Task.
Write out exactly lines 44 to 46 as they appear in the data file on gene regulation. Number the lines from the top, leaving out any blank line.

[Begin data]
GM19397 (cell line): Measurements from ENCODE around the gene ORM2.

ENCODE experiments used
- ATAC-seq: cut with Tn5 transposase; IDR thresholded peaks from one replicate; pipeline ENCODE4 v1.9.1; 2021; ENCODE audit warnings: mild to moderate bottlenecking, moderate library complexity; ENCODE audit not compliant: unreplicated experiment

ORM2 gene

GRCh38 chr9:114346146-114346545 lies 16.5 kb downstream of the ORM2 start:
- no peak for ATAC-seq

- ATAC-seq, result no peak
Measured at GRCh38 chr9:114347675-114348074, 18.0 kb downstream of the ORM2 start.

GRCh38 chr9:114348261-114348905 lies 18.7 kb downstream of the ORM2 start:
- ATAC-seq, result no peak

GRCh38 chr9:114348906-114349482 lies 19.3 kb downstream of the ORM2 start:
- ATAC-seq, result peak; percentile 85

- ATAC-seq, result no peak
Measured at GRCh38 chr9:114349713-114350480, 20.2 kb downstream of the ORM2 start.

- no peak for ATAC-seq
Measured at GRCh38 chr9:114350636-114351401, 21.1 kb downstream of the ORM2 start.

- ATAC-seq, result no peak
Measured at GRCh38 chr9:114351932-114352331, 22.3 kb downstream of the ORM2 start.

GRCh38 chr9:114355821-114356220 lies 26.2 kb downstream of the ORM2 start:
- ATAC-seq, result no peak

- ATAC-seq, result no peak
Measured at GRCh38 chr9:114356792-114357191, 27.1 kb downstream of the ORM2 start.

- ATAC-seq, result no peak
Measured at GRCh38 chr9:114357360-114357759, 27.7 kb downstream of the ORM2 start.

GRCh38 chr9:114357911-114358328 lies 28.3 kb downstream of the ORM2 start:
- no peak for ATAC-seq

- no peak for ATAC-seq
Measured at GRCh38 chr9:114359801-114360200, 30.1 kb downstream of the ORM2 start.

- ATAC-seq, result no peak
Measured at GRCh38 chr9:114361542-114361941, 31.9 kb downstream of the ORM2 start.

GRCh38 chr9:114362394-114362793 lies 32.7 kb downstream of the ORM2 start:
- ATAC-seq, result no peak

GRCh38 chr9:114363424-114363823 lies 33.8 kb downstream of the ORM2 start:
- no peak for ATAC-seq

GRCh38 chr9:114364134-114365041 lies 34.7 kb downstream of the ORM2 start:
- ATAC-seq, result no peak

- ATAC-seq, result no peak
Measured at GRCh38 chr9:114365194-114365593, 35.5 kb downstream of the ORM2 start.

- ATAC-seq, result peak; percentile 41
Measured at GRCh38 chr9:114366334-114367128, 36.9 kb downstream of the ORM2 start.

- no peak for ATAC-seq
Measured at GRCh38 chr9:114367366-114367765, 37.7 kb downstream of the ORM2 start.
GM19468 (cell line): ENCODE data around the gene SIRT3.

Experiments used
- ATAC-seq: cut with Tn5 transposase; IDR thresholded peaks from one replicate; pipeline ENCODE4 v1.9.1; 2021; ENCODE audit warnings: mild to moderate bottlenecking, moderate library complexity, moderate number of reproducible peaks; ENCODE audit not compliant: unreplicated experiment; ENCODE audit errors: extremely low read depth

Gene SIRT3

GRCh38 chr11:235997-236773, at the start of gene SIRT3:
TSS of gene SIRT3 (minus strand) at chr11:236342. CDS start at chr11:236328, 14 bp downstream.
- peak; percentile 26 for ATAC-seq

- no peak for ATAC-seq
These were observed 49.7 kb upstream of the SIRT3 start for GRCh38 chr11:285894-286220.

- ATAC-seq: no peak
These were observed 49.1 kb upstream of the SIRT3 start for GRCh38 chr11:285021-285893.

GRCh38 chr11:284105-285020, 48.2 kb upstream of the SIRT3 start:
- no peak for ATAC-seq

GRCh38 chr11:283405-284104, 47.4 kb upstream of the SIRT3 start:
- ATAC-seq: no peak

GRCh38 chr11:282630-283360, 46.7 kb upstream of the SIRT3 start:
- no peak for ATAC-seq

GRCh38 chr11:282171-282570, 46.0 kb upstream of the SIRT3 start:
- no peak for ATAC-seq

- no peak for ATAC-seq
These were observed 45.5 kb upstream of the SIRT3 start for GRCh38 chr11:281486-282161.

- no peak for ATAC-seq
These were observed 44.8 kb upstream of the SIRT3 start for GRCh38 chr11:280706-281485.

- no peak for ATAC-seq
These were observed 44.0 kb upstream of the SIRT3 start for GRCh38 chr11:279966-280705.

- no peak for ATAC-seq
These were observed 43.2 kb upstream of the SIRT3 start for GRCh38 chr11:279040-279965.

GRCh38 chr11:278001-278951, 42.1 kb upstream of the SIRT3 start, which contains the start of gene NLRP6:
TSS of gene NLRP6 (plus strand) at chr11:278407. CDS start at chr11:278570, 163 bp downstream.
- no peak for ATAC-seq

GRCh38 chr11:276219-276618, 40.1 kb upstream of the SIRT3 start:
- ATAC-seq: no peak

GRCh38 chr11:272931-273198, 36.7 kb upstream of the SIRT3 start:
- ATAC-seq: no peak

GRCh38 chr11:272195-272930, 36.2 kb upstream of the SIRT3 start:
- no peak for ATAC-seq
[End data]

Experiments used
- ATAC-seq: cut with Tn5 transposase; IDR thresholded peaks from one replicate; pipeline ENCODE4 v1.9.1; 2021; ENCODE audit warnings: mild to moderate bottlenecking, moderate library complexity, moderate number of reproducible peaks; ENCODE audit not compliant: unreplicated experiment; ENCODE audit errors: extremely low read depth

Gene SIRT3